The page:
Laos, Cambodia and Thailand
Full moon in late October or early November.
During this three-month period, monks sit out the rainy season in meditation, reviving their vows and fasting. Reaching the end of the challenging period is a cause for celebration for monks across Laos, and the rest of the country’s 6.5 million people grab the opportunity for a party.
As the rains falter, monks are allowed to leave the monasteries where they have spent Vassa, and are presented with robes, alms bowls and other requisites of the renunciate life.
Much activity surrounds the monastic ritual. The eve of Awk Phansa is celebrated with parties and candlelit processions. The highlight is a ceremony, similar to Thailand’s Loi Krathong, called Van Loi Heua Fai, which involves the release of illuminated banana-leaf boats carrying flowers and incense. Riverside spots such as Vientiane and Luang Prabang also hold boat races the day after Awk Phansa.
On the Mekong River, a natural phenomenon known as bung fai paya nak (Naga fireballs) enlivens the water sports. Around the time of the full moon, orbs of flame explode out of the murky river. Up to 800 of them are sighted every year, on a 100km stretch of river in Laos and Thailand. Locals believe they are the work of Naga, a Southeast Asian cousin of the Loch Ness Monster, who coughs up a fireworks display in honour of Buddha. Scientists aren’t convinced by this theory, pointing out that Naga would have trouble slipping past Thai–Lao border patrols. Some say the balls are produced by flammable natural gas, caused by the sun beating down on debris decomposing on the riverbed, and the strong solar and lunar gravitational pull is a catalyst for combustion.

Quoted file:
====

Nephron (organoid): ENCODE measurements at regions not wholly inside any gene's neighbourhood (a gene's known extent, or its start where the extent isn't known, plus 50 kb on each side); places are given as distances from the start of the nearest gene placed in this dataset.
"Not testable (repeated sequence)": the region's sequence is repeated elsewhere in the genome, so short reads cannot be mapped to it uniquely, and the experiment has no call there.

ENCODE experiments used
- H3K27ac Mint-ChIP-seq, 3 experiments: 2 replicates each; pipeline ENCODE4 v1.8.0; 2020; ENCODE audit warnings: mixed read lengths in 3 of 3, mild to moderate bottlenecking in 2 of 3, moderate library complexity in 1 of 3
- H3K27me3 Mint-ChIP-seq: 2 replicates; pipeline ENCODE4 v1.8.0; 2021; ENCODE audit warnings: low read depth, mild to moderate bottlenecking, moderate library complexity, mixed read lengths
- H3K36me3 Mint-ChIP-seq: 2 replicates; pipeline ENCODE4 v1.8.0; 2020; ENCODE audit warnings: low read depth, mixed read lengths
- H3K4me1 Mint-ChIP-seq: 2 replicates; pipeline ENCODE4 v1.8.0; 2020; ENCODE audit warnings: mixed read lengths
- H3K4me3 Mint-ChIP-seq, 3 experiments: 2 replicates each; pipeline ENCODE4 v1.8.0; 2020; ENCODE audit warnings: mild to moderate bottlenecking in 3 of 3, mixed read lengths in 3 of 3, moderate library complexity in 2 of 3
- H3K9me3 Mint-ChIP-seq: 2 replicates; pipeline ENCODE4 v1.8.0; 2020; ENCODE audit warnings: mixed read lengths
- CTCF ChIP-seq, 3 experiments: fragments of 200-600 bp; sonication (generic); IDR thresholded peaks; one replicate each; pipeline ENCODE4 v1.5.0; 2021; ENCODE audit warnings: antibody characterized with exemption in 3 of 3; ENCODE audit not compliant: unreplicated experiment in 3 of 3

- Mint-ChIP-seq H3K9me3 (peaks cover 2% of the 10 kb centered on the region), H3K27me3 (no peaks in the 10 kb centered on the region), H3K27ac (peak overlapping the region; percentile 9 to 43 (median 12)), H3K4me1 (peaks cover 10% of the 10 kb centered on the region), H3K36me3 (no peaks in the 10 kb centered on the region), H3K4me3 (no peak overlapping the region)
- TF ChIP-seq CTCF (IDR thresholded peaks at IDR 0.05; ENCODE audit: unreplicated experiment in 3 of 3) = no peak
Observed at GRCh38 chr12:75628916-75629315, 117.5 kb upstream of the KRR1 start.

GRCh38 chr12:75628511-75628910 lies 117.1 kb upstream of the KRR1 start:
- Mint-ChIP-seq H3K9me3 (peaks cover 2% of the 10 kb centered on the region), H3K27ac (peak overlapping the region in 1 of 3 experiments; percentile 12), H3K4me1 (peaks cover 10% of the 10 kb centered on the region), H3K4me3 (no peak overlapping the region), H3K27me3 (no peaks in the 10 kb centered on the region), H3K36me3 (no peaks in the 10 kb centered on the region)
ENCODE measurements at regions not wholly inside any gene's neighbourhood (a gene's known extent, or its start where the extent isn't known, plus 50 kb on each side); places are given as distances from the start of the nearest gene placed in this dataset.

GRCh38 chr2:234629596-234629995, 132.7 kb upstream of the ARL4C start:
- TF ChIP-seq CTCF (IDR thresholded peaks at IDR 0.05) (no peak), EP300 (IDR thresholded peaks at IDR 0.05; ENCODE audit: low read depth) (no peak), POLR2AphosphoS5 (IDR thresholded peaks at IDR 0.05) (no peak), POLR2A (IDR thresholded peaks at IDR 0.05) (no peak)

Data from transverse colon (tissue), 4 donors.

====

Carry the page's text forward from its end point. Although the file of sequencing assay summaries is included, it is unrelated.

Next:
Conspiracy theorists point to a hoax, saying the river’s rocky bed and strong flow would make it hard for bubbles to form. However, there are accounts of Naga fireballs going back generations. Whatever you believe, the mystifying display is spectacular enough to justify a dedicated festival in northern Thailand. In the Nong Khai province, they give a big shout out to both Naga and Loi Krathong with light and sound shows, an illuminated boat contest and a long-boat race.
A natural phenomenon also adds mystique to the races held in the Cambodian capital, Phnom Penh. At Bon Om Tuk (festival of the reversing current), crews of 40 battle each other and the Tonlé Sap’s current, which suddenly reverses its direction of flow at this time of year.
3 – send a boat to Naga.
In smaller Lao river towns, the boat races are often postponed until National Day (2 December) so residents aren’t saddled with two costly festivals.
Vientiane, Laos’ capital, is a laid-back city with interesting wats (Buddhist monasteries) and lively markets, sitting on the Mekong amid fertile alluvial plains.
More Info: Tourism Laos